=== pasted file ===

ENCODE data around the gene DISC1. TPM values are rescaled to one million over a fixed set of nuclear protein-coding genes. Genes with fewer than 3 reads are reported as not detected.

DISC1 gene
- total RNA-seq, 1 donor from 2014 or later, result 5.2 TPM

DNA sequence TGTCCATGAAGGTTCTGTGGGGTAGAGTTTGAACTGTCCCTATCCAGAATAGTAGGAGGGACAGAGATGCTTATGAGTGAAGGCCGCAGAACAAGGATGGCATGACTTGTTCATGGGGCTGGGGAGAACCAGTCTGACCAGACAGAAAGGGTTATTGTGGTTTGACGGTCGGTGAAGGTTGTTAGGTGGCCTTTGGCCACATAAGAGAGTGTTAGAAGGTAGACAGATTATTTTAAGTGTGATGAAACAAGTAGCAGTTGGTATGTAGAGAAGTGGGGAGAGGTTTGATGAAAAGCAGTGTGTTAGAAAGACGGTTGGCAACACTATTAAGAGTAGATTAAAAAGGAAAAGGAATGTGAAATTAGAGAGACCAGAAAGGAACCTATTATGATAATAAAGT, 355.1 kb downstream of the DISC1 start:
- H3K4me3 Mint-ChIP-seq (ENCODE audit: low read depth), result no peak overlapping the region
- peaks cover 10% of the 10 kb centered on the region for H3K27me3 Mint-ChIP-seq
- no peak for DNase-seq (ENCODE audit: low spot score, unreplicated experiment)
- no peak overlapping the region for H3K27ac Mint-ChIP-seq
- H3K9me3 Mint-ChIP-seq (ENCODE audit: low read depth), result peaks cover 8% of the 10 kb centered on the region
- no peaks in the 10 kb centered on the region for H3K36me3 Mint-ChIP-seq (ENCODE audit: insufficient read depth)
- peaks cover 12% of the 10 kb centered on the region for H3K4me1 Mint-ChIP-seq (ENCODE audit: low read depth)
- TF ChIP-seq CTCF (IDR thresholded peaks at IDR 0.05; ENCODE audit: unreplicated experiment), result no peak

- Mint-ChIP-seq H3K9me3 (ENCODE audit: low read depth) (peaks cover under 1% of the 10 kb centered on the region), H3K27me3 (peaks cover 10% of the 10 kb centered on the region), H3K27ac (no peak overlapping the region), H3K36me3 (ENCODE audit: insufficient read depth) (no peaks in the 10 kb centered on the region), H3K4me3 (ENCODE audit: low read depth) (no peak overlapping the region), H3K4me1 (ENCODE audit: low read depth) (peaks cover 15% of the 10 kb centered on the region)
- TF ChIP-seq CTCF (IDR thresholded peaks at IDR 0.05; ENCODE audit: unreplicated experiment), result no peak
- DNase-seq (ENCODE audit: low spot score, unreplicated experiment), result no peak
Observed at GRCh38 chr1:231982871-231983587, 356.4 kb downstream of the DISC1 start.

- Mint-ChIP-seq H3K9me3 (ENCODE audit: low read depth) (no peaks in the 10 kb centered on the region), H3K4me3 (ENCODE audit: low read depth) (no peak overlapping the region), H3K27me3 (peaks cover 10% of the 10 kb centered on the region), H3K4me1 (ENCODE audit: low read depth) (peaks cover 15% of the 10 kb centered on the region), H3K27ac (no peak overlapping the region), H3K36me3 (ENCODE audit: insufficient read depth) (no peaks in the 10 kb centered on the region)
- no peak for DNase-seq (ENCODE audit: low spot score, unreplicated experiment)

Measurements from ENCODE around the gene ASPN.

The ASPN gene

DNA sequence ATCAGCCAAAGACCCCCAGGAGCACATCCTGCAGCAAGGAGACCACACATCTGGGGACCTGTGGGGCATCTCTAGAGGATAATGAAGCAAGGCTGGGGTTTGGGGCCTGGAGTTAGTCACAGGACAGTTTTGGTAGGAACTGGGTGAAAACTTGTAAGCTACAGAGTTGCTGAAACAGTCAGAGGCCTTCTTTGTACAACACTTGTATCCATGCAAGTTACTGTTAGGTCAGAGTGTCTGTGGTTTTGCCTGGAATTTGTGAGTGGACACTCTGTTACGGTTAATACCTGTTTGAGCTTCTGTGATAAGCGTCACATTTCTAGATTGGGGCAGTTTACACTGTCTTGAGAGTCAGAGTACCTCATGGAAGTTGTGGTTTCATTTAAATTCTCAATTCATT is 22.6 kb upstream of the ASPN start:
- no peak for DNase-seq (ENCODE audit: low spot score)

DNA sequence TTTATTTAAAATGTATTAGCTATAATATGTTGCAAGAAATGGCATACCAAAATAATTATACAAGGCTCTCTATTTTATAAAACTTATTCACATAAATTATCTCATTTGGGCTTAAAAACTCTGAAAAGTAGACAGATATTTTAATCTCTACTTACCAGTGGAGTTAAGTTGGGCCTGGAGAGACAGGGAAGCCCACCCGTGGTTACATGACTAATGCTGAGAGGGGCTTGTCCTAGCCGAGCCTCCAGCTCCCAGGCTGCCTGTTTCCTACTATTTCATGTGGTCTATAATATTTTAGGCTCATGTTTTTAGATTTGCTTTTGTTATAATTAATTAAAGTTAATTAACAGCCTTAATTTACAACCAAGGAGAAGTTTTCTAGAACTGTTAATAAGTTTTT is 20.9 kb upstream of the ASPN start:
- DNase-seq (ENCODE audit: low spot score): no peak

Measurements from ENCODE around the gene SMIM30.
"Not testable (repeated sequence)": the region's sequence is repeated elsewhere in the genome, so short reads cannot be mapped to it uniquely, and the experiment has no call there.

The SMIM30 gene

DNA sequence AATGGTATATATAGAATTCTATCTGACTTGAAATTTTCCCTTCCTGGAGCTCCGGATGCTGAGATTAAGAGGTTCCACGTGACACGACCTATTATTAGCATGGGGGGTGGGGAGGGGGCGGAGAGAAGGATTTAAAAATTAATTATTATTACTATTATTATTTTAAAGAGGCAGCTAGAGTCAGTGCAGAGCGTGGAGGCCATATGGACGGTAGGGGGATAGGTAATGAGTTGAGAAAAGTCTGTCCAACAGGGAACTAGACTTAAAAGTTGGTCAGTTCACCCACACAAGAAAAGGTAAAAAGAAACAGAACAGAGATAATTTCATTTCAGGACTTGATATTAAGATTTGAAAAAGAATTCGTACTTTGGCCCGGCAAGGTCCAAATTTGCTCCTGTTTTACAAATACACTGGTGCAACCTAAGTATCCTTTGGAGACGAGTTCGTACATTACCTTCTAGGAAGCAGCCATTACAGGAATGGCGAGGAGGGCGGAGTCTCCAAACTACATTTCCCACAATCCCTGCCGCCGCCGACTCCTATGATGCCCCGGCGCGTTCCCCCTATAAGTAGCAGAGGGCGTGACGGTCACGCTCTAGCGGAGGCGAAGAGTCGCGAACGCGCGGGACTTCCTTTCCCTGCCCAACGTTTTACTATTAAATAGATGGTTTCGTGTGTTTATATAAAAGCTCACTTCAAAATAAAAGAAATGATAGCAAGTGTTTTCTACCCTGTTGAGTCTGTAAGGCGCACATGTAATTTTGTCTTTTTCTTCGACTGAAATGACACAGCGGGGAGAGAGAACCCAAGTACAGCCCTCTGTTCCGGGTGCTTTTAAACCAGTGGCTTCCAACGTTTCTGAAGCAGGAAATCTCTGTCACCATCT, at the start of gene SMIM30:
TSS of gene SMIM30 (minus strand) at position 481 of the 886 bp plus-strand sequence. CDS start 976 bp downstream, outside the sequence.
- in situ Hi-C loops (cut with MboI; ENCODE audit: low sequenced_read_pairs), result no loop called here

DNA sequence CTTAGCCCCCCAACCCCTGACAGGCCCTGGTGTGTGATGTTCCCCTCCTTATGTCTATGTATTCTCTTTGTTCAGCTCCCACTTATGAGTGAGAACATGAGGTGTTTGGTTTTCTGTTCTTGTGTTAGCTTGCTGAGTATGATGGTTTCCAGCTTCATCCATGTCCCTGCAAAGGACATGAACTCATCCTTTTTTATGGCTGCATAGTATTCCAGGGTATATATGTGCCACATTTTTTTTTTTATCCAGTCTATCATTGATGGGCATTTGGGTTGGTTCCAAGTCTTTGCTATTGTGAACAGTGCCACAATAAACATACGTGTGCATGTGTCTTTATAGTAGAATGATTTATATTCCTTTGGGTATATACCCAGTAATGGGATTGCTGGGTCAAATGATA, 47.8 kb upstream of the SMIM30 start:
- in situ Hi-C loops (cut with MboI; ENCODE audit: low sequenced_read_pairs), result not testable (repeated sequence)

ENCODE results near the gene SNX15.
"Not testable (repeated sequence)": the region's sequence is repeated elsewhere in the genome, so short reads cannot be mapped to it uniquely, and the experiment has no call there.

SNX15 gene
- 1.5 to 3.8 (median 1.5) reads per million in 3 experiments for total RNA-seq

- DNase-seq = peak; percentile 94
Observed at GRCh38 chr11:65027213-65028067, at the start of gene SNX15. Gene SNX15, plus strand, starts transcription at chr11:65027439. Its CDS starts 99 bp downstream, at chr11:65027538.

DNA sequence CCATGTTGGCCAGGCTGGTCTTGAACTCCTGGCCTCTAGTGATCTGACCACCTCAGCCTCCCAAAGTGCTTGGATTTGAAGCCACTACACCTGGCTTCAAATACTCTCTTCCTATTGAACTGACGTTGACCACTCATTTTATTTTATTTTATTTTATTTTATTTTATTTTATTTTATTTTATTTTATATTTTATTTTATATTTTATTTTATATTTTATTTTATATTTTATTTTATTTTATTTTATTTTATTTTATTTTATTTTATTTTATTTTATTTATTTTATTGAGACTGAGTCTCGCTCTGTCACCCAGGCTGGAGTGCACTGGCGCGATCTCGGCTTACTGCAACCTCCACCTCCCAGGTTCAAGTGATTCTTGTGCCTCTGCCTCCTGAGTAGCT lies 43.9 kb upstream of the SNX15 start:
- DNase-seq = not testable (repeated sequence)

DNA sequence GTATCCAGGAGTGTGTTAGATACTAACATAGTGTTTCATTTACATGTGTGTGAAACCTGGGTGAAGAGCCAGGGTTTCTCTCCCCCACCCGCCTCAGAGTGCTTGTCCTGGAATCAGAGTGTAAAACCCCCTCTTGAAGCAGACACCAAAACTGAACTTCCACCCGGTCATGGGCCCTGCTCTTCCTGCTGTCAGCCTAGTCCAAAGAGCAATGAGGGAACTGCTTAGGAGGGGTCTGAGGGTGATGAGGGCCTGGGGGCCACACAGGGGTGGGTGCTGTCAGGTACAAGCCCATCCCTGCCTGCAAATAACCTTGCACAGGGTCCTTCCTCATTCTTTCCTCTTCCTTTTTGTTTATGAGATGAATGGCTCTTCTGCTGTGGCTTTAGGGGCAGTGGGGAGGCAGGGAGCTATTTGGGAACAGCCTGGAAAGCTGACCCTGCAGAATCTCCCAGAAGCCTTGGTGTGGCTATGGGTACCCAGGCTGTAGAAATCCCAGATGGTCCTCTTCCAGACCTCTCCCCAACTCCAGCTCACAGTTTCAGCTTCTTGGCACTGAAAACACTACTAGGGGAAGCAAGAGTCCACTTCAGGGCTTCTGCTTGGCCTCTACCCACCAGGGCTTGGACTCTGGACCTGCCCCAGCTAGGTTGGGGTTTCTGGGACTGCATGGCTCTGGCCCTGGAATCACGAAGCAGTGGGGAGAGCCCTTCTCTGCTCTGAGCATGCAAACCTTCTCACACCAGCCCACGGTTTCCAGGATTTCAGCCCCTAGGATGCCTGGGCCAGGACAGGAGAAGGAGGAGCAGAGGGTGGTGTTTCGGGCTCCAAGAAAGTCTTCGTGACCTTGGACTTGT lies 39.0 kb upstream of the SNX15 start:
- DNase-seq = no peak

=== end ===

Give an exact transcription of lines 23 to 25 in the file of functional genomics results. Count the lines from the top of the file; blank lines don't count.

DNA sequence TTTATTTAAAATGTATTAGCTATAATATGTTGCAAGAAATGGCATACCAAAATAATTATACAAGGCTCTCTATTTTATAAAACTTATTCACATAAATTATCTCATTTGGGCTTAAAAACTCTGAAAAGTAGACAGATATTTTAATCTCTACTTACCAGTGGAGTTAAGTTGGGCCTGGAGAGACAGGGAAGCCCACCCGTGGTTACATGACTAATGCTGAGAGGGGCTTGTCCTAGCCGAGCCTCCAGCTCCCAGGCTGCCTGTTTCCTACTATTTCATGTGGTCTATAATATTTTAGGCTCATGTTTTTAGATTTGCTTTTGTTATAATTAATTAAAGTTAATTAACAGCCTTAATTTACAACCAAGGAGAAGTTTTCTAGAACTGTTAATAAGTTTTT is 20.9 kb upstream of the ASPN start:
- DNase-seq (ENCODE audit: low spot score): no peak

Measurements from ENCODE around the gene SMIM30.